Thomas Szasz was a psychiatrist who opposed the practice of coercive psychiatry, called mental illness a myth, psychotherapy a myth, and even said the mind was a myth. Given this, how did Szasz go about practicing so-called psychotherapy for the majority of his life?
Szasz seems to have befuddled the rest of his colleagues. He viewed psychotherapy not as a medical intervention, but as a type of education in philosophy, applied ethics, and a conversation about problems in living.
He believed, that by taking psychotherapy out of the medical model, he was placing it back in its rightful role as the “secular cure of souls”.
Szasz tried to be very clear about the type of psychotherapy he was selling. He was offering a conversation about life’s difficulties. He offered the client alternative explanations and hypothesis to consider as potential new ways to live or deal with life’s difficulties.
Szasz maintained that there are no psychotherapy patients, only persons. For Szasz, persons seeking help through psychotherapy fell into two camps. They either sought to evade their responsibility by becoming a patient or sought new strategies of living by accepting more responsibility and freedom. Szasz viewed the client seeking to adopt the “patient” role in psychotherapy as a way to evade responsibility for his life.
People seeking help from psychotherapists can be divided into two groups: those who wish to confront their difficulties and shortcomings and change their lives by changing themselves and those who wish to avoid the inevitable consequences of their life strategies through the therapist’s magical or tactical intervention in their lives.
Szasz maintained that the aim of psychotherapy, which he called autonomous psychotherapy, was to help make the client become more aware of his choices in life. Szasz sought to help clients assume more responsibility for their symptoms and to understand the role they were was playing in their own suffering.
Reading Szasz is a therapeutic endeavor, to say the least. Therapeutic, in the Szaszian metaphorical sense, of course. I highly recommend reading The Untamed Tongue as a starting point for connecting with Szasz.
I wish that Szasz had written more about his method of psychotherapy, but alas we are left with a few interviews, lectures, and one book called The Ethics of Psychoanalysis.
In Szasz’s own words regarding psychotherapy:
If he practices autonomous psychotherapy, the therapist must support the client’s aspirations toward freedom from coercive influences. This does not mean that he must encourage the client to behave in any particular way —for example, to rebel against a domineering parent, spouse, offspring, or employer. But it does mean that the therapist must candidly acknowledge and interpret the nature of the client’s significant relationships, leaving him absolute freedom to endure, modify, or sever any given relationship….he does not “take care of him.” The client takes care of himself. Furthermore, the client realizes that he is “expected to recover,” not in any medical or psychopathological sense, but in a purely moral sense, by learning more about himself and by assuming greater responsibility for his conduct. He learns that only self-knowledge and responsible commitment and action can set him free. In sum, autonomous psychotherapy is an actual small-scale demonstration of the nature and feasibility of the ethic of autonomy in human relationships…The aim of therapy is not to achieve happiness or even well-being but to learn about one’s self and develop personal autonomy.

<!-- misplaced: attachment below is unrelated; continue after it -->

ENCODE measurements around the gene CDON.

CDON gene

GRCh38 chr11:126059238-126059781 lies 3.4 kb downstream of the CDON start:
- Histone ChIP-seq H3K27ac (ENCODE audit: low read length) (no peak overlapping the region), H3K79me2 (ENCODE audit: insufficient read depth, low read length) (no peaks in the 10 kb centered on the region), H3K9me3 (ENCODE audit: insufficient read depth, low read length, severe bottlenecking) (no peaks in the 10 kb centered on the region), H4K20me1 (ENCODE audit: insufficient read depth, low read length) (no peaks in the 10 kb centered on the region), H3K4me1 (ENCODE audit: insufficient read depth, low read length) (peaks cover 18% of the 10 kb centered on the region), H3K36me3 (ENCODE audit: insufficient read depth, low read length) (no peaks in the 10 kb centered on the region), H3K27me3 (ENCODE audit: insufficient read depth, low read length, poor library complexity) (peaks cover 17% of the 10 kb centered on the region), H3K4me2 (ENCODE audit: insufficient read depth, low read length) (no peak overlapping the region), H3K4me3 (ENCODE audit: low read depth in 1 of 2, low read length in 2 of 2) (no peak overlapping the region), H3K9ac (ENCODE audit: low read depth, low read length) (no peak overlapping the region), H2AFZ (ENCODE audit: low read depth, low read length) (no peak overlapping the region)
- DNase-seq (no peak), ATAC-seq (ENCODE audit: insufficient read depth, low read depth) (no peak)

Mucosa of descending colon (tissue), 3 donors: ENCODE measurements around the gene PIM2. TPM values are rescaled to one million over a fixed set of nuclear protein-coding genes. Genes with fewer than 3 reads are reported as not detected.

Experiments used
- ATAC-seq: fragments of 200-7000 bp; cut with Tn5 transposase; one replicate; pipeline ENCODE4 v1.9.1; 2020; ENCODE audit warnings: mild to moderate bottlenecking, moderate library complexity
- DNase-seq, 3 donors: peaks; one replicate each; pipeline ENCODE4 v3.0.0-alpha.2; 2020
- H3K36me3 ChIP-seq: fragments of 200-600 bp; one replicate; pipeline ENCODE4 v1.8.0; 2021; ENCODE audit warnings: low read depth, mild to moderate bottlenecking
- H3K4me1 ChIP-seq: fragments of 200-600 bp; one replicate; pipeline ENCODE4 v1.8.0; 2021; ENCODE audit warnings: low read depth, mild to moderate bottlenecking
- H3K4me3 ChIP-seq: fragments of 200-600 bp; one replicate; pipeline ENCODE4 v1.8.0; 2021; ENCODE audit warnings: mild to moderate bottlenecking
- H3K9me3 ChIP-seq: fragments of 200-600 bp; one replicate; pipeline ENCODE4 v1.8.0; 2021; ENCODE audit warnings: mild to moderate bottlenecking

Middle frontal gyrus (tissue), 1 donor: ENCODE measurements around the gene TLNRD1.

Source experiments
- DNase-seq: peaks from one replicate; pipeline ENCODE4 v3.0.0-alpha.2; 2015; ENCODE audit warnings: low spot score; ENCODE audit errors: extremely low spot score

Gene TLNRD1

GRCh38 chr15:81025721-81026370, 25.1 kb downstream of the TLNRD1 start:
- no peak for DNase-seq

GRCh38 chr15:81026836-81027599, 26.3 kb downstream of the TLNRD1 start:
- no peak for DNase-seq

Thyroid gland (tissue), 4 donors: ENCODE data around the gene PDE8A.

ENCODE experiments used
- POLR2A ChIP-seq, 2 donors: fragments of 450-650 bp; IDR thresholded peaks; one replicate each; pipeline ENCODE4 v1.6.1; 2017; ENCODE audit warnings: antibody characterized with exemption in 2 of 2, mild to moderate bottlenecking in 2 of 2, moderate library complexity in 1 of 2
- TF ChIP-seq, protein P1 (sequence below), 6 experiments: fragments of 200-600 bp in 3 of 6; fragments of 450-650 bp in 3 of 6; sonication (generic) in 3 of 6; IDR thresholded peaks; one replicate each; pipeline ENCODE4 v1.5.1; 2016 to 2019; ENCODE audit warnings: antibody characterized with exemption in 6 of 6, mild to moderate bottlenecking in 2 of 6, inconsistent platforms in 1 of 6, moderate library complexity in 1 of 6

We are fortunate to have a few audio recordings where Szasz answers questions about his methods of psychotherapy. I have included a playlist to some of the audio in a YouTube playlist below:
One thought on “Thomas Szasz on Psychotherapy”
I like Szasz’s definition of ‘recovery’ as one involving the patient’s recovery of morality and responsibility.
There is also the very real phenomenon of the pervasiveness of ‘the medical model’, not just in psychiatry, but in the minds of persons who come to therapy. The NHS is particularly bad for setting up the medical paradigm in the entire referral process. But in any case we live in a world that has so pathologised emotional distress and disturbance (via psychology, psychiatry and general medicine…oh, and the popular narratives) that it is rare for me to ever see anyone in therapy who hasn’t already some quite ingrained ideas that have problematised their experiences in psychiatric terms. Indeed, in the initial stages doing so promises many a form of validation and relief, even though the promise of a ‘cure’ to their ‘illness’ is often one that is sorely disappointing at the end of the day. As I’ve saiud elsewhere it’s my belief that the pathologising of our distresses is a feature of our dysfunctional society and serves to deter scrutiny of the dysfunction by focussing ‘responsibility’ entirely upon the minds of the suffering individual.